Valley of Fire ❧ The Wilderness just an hour away from Las Vegas

Valley of Fire Las Vegas Nevada-6

When we landed in Las Vegas, I had forgotten how hot it could be there: the heat is brutal, almost unbearable. The air is thick and there’s no breeze to cool you down. I enjoyed the A/C on the taxi that took us to our hotel. Staying by the pool was not even a relief. It’s a strange place to be, the desert.

Our road trip this summer started in Las Vegas, the city is located in between California and Arizona, at the southern tip of Nevada. I don’t know this State very well, I came to Vegas a couple of times but I’ve never explored the wild side of Nevada. It seems that the state has had a bad reputation because of the nuclear tests and the waste disposed on the mountains. This is also where you can find some of the longest and loneliest roads in the USA, that mus be probably super boring. In a way, I want to explore it! But is there anything to see? Is it only a way to explore how bored and lonely you can be?

August, 30th, 2017. We leave Las Vegas the day after we arrived, the goal is to go North, towards Great Basin National Park, but along the way, we stop in a park with a very intriguing name, like many places in the South West: the Valley of Fire. To get there, we drive through the desert outside of  Las Vegas, it’s grey and brown-ish, then we cross the mountains, mostly bare. There’s not much to see and eat I guess, the plants are tiny, outside, it’s more than 110F.

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We have to pay $10 to enter the State Park. The ranger at the entrance gives us a map, and tells us not to go for a walk. It’s too hot! We are laying on the car like dead cows and to be honest, I don’t want to go out and burn and sweat under the sun, but at the same time, I’m only here once. American parks are made to be seen from the car, so it’s not so bad and we can enjoy the scenery in the comfort of our SUV. America baby! The park is pretty crowded, there are a few sports cars, we are really close to Vegas, I guess these people are here just for an hour or too, and then back to gambling, it seems like a fun day trip.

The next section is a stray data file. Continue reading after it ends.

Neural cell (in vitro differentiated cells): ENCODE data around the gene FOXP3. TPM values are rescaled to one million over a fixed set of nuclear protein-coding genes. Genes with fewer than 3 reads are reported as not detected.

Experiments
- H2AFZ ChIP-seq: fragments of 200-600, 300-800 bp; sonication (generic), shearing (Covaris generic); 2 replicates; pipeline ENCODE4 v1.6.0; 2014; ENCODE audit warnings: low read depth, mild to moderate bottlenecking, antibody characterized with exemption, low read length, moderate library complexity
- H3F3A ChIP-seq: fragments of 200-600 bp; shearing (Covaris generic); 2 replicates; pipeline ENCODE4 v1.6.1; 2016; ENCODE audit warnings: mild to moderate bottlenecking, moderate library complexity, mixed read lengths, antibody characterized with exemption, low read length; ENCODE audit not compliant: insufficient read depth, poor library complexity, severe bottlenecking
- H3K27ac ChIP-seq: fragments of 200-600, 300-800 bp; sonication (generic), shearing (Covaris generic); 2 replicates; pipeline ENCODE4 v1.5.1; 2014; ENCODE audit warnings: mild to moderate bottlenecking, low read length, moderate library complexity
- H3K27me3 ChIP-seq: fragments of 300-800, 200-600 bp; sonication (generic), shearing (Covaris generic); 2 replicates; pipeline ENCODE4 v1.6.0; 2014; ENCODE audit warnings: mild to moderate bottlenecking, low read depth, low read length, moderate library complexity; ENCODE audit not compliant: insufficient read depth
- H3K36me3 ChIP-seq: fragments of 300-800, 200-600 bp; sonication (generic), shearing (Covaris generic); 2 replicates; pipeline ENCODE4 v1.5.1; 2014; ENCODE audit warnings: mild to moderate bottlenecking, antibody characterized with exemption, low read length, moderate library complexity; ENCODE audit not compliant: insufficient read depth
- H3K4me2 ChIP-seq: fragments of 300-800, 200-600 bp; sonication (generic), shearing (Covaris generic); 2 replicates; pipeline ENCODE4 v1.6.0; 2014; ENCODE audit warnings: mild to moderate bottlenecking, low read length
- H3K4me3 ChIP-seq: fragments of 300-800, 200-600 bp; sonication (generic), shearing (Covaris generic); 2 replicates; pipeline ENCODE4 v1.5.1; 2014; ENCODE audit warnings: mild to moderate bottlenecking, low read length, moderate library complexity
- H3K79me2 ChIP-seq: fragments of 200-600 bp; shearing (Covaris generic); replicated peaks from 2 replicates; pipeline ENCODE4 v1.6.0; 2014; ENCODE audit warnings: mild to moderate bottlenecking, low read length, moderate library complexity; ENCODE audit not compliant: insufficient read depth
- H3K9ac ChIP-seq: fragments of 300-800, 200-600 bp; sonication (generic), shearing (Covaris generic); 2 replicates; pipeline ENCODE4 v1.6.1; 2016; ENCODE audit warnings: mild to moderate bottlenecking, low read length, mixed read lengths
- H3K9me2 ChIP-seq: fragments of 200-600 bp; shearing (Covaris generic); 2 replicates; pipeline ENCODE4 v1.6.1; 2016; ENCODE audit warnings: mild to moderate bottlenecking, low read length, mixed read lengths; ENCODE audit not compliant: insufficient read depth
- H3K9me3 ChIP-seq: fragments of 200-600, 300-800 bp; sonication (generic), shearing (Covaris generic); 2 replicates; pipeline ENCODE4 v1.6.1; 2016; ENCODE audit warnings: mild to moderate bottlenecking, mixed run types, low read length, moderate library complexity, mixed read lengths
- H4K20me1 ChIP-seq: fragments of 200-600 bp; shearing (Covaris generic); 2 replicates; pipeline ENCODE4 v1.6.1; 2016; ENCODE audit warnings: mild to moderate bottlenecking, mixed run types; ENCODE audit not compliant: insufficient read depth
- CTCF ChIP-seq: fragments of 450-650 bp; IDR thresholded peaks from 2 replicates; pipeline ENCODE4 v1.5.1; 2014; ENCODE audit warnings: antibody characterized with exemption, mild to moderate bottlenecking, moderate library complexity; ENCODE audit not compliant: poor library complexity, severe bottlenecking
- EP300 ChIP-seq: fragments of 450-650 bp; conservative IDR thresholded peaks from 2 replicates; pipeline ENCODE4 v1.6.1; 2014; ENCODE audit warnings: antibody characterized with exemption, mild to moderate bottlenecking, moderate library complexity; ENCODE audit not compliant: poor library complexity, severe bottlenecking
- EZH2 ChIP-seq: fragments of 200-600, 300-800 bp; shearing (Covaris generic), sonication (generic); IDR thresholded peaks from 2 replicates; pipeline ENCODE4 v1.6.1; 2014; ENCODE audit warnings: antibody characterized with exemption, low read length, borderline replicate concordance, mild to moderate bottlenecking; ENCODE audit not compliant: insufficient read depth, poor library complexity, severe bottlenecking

I wish I could have seen more, but we just can’t. Outside, it’s hot, hot, hot. We are not here at the right time, and I guess that during summertime, it’s better to be here early in the morning or later at nigth.

The scenery is still very impressive seen from the car. We leave to go even further North, we have more than 200 miles to do. The road will be spectacular the whole time. The further we go, the lonelier we feel, we cross valley, and another valley, and another one, we see one ranch every other 50 miles. The road trip begins, and the Vally of Fire was a nice introduction.

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Broken landscape

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Broken landscape bis

Valley of Fire Las Vegas Nevada-1

Maximum contrasts

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Sports car and our SUV (and me)

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We tried, walked a bit, and then came back. Nope. Too hot.